Whether you like large robots, kids who can bring inanimate objects to life, or dragon-riding, you’ll be delighted with the great sci-fi and fantasy books coming out in May.
Sleeping Giants by Sylvain Neuvel – There’s a lot to love about this book. Neuvel’s characters—especially the interviewer whose conversations with the key players form the backbone of the story—develop intriguing depth as they struggle to find and awaken the giant of the title. The pacing is tight even as the book spans years. And the way the team investigates the technology (eg, somewhat bumblingly) rings more true than 90 percent of we’ve-found-alien-technology stories. Clever, witty, and entertaining,
Sleeping Giants is the first in a series, so be prepared for its open-ended conclusion.
The Summer Dragon by Todd Lockwood – A refreshing new take on the evergreen tale of growing up with dragons,
The Summer Dragon brims with action, politics, dragon-training, and war. Our heroine Maia thinks that this might be the year that she can keep back a qit (baby dragon) from the annual brood that her family raises for their country’s army. But the war is turning against her country, and all qits are needed. The appearance of the Summer Dragon—a near-mythical beast that signals change is a-comin’—inspires Maia to defy her family and the army to find her own dragon, and sets in motion larger changes than she could have imagined. Maia is a marvelous young hero with both spunk and thoughtfulness, and I’m looking forward to the next book in the series.
Company Town by Madeline Ashby – Hwa is an anomaly. Completely organic among a heavily bio-augmented population, she keeps sex workers safe from violent clients as they legally ply their trade on a massive oil rig off the Canadian coast. After the rig is purchased by the powerful Lynch family, Hwa is offered the job of protecting the young Lynch heir. But while Hwa guards young Lynch, sex workers are being murdered without Hwa to protect them. Subtle, tense, and complex,
Company Town masterfully straddles the line between science fiction, thriller, and romance.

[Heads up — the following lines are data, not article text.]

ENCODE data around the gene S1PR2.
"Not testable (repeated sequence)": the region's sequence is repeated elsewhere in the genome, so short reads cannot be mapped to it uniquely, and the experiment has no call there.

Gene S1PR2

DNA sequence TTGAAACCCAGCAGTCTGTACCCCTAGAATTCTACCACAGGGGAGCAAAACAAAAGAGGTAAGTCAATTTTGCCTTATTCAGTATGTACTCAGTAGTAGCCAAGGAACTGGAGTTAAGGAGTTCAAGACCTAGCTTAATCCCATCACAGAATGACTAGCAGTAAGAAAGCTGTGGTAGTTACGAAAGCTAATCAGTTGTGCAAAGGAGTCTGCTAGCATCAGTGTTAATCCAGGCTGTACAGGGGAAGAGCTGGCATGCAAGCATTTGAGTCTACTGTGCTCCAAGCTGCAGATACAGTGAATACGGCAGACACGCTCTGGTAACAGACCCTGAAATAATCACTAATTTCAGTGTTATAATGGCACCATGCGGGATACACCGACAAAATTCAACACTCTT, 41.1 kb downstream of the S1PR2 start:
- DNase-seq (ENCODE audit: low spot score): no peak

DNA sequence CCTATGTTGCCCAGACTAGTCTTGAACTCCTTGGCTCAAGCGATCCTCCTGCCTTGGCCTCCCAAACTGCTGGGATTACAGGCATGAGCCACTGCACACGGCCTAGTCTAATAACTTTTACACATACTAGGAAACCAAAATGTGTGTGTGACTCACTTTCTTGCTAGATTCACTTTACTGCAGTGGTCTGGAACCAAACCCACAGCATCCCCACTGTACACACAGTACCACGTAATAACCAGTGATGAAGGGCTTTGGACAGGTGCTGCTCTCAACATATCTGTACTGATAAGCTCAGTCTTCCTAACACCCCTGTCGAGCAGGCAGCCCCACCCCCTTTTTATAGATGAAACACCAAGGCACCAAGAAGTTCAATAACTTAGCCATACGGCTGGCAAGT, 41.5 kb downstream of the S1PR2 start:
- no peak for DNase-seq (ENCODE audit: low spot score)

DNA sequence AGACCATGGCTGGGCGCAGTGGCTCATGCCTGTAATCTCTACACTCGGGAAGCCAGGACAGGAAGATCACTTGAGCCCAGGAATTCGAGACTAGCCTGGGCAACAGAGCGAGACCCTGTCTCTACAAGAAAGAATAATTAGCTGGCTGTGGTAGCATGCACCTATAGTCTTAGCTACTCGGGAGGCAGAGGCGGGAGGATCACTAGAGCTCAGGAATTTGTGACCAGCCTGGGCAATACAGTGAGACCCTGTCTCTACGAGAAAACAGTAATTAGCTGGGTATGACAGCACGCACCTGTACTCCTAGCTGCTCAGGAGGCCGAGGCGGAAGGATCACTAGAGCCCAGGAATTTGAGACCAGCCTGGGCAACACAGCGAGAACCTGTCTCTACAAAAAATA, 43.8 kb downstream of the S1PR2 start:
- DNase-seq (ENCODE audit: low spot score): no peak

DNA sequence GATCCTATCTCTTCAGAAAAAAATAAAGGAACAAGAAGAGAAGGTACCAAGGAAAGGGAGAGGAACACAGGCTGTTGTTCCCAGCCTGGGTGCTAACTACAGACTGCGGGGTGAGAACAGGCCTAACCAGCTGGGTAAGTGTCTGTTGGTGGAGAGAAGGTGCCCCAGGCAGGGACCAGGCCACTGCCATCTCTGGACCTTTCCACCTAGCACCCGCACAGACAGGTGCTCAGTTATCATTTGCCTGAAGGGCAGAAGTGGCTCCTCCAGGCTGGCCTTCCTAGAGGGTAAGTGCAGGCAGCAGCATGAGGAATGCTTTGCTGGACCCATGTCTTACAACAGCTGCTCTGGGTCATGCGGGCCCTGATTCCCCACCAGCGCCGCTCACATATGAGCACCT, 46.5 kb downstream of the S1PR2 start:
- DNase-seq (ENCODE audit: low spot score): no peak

Admiral by Sean Danker – The narrator wakes from cryo-sleep to find himself with an admiral’s rank but not his uniform. Stuck aboard a dead spaceship with three military trainees who are very suspicious of his credentials, the admiral builds together the team to survive their desperate predicament despite the lack of trust. A mix of
The Martian (lots of problem-solving) and
Jurassic Park (lots of nonstop danger),
The Admiral keeps the action level high even while the question niggles in the back of your brain: Who IS the admiral? Readers who like unreliable narrators will be able to handle this setup with aplomb, but if it’s not your thing, then frustration might set in.
Too Like the Lightning by Ada Palmer – There were definitely parts during
Too Like the Lightning when I thought, "I’m not smart enough for this book." Palmer packs a lot into this futuristic tale of a man whose past crimes puts him in perpetual service to others, but his insight and intelligence allows him to be a critical part of an investigation into who is trying to undermine the power structure of the clans who rule the globe. But a boy who can bring inanimate objects to life threatens to overturn everything and spin the world into chaos.
You might also like:
- Talking with Todd Lockwood on His Debut Novel, "The Summer Dragon"
- The Wisdom of "Geek Parenting"
- 2016 Hugo Award Finalists Are Announced
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